Nevertheless, the decision to reduce wage garnishment to $125.00 a week does not amount to an abuse of discretion and, as noted above, is logical given the findings of the court. The record makes clear that plaintiff obtained enforcement orders based upon incorrect arrearage amounts, resulting from her failure to disclose substantial amounts of payment that defendant made to plaintiff for child support and college expenses between 1985 and 2001. Thus, the judge was well within his discretion to modify defendant's payment structure in light of the change in the amount of arrearages calculated. Although defendant still concededly owes a substantial amount of money to plaintiff in support and educational costs, the judge was well within his discretion in ordering defendant to satisfy these debts through a periodic payment of arrearages in the amount of $125.00 a week. See R. 5:3-7.
In her cross-motion of March 2006 plaintiff sought immediate enforcement of the $500 counsel fee award made by Judge Hollenbeck in August 2001 and the $2,530 fee award made by Judge Carroll in his March 2003 order. Plaintiff argues that defendant returned to court in January 2006 "with unclean hands" and that he "should not have been rewarded" for doing so by virtue of the judge's failure to address this claim. Defendant responds that due to plaintiff's "fraudulent conduct" in misrepresenting his payments to the courts that entered the fee awards, plaintiff is the one that should not be rewarded. To the extent that plaintiff relied on defendant's inheritance from his mother, defendant replied that he has not yet received any inheritance and that in any event his anticipated inheritance is not a "marital asset" that can be reached for payment of counsel fees, citing R. 3:3-5.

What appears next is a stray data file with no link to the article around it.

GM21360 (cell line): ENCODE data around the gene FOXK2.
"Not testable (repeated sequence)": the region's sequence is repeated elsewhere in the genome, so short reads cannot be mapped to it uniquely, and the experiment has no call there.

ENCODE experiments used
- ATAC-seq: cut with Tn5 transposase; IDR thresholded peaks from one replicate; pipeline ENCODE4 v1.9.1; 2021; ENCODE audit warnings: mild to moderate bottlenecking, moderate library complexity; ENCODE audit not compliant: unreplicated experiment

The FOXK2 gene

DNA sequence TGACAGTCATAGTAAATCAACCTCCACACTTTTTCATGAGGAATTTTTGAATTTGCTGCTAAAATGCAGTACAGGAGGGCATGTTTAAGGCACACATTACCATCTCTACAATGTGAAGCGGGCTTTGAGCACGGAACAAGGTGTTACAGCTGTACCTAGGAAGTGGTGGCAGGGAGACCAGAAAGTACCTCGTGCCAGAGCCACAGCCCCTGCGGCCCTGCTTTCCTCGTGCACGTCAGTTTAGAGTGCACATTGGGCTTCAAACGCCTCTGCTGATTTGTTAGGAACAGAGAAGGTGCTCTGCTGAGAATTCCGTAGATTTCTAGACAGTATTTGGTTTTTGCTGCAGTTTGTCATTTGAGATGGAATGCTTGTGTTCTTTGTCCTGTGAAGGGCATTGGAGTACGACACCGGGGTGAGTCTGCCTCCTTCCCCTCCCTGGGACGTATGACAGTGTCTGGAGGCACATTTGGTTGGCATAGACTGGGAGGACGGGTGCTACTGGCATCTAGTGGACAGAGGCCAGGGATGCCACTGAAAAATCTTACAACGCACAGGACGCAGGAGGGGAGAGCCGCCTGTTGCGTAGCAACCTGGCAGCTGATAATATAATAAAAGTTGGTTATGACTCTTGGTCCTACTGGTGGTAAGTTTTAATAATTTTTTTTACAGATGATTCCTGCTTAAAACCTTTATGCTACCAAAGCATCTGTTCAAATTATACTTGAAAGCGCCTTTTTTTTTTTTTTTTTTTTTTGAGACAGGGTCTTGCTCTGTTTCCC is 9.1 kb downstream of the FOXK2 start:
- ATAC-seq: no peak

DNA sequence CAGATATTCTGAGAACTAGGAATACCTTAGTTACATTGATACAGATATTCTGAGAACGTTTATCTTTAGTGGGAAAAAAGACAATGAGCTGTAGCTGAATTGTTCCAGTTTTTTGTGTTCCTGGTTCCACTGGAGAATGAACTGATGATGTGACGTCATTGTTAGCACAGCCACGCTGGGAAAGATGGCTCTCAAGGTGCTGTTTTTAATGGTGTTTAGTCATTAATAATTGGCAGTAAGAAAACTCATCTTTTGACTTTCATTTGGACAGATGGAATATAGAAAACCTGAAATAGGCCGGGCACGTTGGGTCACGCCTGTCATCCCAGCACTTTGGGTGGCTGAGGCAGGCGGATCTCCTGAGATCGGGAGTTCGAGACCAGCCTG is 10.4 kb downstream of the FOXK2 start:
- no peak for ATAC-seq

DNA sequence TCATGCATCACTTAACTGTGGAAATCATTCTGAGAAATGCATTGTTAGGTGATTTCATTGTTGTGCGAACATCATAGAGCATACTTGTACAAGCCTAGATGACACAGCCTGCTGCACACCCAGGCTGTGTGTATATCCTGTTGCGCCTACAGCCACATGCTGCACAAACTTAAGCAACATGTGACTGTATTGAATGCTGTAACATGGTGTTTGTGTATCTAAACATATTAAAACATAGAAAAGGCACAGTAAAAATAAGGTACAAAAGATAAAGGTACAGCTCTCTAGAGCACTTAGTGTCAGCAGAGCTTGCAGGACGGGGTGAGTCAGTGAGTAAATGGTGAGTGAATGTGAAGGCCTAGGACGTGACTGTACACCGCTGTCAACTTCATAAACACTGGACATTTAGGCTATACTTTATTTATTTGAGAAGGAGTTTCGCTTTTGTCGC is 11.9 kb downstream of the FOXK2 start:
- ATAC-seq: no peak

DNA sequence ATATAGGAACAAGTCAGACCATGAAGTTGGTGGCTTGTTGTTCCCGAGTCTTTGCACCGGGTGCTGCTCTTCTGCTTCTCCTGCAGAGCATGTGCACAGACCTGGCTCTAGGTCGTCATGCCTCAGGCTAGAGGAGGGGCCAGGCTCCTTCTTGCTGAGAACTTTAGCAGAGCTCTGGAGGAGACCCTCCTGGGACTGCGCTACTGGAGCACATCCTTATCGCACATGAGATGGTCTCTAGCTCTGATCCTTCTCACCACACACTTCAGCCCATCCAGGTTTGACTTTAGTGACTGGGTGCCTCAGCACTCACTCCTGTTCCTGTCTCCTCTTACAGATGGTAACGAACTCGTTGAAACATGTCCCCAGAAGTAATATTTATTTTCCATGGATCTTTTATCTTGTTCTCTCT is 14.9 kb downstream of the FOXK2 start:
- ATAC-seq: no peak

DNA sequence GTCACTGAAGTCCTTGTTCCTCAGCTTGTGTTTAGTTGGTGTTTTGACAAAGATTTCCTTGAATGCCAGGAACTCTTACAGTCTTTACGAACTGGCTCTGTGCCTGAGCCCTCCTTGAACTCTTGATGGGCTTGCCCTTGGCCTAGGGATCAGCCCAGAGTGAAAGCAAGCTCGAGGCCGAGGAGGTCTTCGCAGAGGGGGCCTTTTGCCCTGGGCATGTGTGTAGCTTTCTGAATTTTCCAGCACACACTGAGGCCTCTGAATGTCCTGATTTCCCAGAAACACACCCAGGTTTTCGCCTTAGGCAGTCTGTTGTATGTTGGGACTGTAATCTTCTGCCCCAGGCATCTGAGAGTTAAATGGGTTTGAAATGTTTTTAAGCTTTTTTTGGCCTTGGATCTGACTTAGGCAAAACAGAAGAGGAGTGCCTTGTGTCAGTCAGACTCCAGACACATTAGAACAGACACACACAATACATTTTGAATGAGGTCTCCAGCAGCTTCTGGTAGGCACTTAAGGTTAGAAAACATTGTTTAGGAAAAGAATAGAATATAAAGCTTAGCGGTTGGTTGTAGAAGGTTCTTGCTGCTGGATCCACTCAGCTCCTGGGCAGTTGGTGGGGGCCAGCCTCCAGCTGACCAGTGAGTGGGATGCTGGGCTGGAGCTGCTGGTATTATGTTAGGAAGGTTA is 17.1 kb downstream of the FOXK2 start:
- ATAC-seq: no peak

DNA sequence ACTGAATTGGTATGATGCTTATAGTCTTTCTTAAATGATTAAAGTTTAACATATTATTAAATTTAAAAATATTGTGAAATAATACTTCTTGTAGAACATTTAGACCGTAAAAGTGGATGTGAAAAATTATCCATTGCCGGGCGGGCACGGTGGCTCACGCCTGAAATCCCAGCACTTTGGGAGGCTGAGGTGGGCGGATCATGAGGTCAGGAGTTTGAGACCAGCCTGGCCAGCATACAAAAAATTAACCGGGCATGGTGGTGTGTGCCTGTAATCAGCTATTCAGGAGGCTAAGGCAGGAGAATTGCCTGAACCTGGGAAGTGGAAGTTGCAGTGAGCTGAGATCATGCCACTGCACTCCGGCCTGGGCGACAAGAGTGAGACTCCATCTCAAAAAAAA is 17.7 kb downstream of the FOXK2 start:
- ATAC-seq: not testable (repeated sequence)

It is true that the judge did not resolve this issue. Accordingly, we remand for that purpose. If the judge concludes that plaintiff's prior applications which resulted in the fee awards were based on knowing misrepresentations, those awards should be vacated. If the judge concludes otherwise, the payment of those amounts should be addressed.
In the same vein, plaintiff appeals the judge's refusal to award counsel fees in connection with her 2006 cross-motion. What we have said concerning the prior fee awards is applicable here as well. The hearing on remand will also address this issue.
Finally, plaintiff claims that in modifying the prior child support orders the judge failed to calculate interest on the outstanding arrearages, pursuant to R. 5:7-5(g) and Pryce v. Scharff, 384 N.J. Super. 197 (App. Div. 2006). Defendant responds that, here too, plaintiff's fraudulent conduct should bar the requested relief. In addition, defendant points out that both the cited rule and Pryce contemplate that the obligee calculate the interest deemed to be due and present that calculation to the court for enforcement.
On remand plaintiff will have the opportunity to present her interest demand to the judge, who will, as with the counsel fee requests, decide if any, and if so how much, interest is owed by defendant as a result of plaintiff's alleged misconduct. We express no view on the matter.
Thus, we affirm the order under review insofar as it modified defendant's outstanding support obligations without a plenary hearing or an ability to pay hearing, and modified the garnishment of defendant's wages. We remand for further proceedings on the issues of prior and present counsel fee awards and interest on outstanding obligations.
Affirmed in part, remanded in part for further proceedings.